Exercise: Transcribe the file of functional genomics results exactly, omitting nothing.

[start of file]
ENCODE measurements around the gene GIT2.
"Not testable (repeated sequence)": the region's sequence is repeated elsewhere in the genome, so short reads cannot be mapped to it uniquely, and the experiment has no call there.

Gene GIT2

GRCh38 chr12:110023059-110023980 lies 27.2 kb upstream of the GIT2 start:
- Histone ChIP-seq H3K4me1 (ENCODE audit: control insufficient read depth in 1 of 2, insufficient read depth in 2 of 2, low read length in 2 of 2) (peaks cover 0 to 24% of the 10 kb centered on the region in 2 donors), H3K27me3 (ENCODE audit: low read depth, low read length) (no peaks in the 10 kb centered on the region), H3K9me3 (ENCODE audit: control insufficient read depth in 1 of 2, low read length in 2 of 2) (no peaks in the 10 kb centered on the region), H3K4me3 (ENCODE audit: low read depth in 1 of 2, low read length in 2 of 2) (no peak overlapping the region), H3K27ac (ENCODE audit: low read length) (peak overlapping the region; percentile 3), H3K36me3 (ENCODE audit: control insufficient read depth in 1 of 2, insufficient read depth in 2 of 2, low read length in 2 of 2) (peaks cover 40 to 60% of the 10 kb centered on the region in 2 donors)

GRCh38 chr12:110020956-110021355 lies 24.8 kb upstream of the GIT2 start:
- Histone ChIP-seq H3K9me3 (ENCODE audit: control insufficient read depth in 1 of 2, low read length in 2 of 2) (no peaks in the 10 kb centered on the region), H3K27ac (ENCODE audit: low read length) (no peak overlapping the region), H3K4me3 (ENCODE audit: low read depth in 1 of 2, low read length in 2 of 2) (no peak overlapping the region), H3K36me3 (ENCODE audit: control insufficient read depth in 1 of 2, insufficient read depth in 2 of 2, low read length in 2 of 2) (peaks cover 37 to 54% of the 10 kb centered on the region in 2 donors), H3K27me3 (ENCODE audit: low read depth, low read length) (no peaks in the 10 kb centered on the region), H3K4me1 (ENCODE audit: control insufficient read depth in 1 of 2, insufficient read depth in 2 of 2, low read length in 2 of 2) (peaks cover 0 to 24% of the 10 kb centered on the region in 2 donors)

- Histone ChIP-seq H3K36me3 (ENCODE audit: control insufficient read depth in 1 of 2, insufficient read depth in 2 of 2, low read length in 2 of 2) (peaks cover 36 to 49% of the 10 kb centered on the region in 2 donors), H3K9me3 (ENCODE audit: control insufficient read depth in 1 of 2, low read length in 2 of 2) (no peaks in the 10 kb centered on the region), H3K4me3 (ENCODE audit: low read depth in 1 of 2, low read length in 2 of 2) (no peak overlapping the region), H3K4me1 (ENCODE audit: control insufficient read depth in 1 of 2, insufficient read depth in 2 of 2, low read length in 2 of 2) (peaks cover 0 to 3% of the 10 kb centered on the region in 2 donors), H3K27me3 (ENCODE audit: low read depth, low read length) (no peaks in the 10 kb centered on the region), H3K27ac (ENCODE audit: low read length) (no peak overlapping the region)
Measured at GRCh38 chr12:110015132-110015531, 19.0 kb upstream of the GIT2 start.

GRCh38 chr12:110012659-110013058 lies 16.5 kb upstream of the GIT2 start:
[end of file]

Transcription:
ENCODE measurements around the gene GIT2.
"Not testable (repeated sequence)": the region's sequence is repeated elsewhere in the genome, so short reads cannot be mapped to it uniquely, and the experiment has no call there.

Gene GIT2

GRCh38 chr12:110023059-110023980 lies 27.2 kb upstream of the GIT2 start:
- Histone ChIP-seq H3K4me1 (ENCODE audit: control insufficient read depth in 1 of 2, insufficient read depth in 2 of 2, low read length in 2 of 2) (peaks cover 0 to 24% of the 10 kb centered on the region in 2 donors), H3K27me3 (ENCODE audit: low read depth, low read length) (no peaks in the 10 kb centered on the region), H3K9me3 (ENCODE audit: control insufficient read depth in 1 of 2, low read length in 2 of 2) (no peaks in the 10 kb centered on the region), H3K4me3 (ENCODE audit: low read depth in 1 of 2, low read length in 2 of 2) (no peak overlapping the region), H3K27ac (ENCODE audit: low read length) (peak overlapping the region; percentile 3), H3K36me3 (ENCODE audit: control insufficient read depth in 1 of 2, insufficient read depth in 2 of 2, low read length in 2 of 2) (peaks cover 40 to 60% of the 10 kb centered on the region in 2 donors)

GRCh38 chr12:110020956-110021355 lies 24.8 kb upstream of the GIT2 start:
- Histone ChIP-seq H3K9me3 (ENCODE audit: control insufficient read depth in 1 of 2, low read length in 2 of 2) (no peaks in the 10 kb centered on the region), H3K27ac (ENCODE audit: low read length) (no peak overlapping the region), H3K4me3 (ENCODE audit: low read depth in 1 of 2, low read length in 2 of 2) (no peak overlapping the region), H3K36me3 (ENCODE audit: control insufficient read depth in 1 of 2, insufficient read depth in 2 of 2, low read length in 2 of 2) (peaks cover 37 to 54% of the 10 kb centered on the region in 2 donors), H3K27me3 (ENCODE audit: low read depth, low read length) (no peaks in the 10 kb centered on the region), H3K4me1 (ENCODE audit: control insufficient read depth in 1 of 2, insufficient read depth in 2 of 2, low read length in 2 of 2) (peaks cover 0 to 24% of the 10 kb centered on the region in 2 donors)

- Histone ChIP-seq H3K36me3 (ENCODE audit: control insufficient read depth in 1 of 2, insufficient read depth in 2 of 2, low read length in 2 of 2) (peaks cover 36 to 49% of the 10 kb centered on the region in 2 donors), H3K9me3 (ENCODE audit: control insufficient read depth in 1 of 2, low read length in 2 of 2) (no peaks in the 10 kb centered on the region), H3K4me3 (ENCODE audit: low read depth in 1 of 2, low read length in 2 of 2) (no peak overlapping the region), H3K4me1 (ENCODE audit: control insufficient read depth in 1 of 2, insufficient read depth in 2 of 2, low read length in 2 of 2) (peaks cover 0 to 3% of the 10 kb centered on the region in 2 donors), H3K27me3 (ENCODE audit: low read depth, low read length) (no peaks in the 10 kb centered on the region), H3K27ac (ENCODE audit: low read length) (no peak overlapping the region)
Measured at GRCh38 chr12:110015132-110015531, 19.0 kb upstream of the GIT2 start.

GRCh38 chr12:110012659-110013058 lies 16.5 kb upstream of the GIT2 start: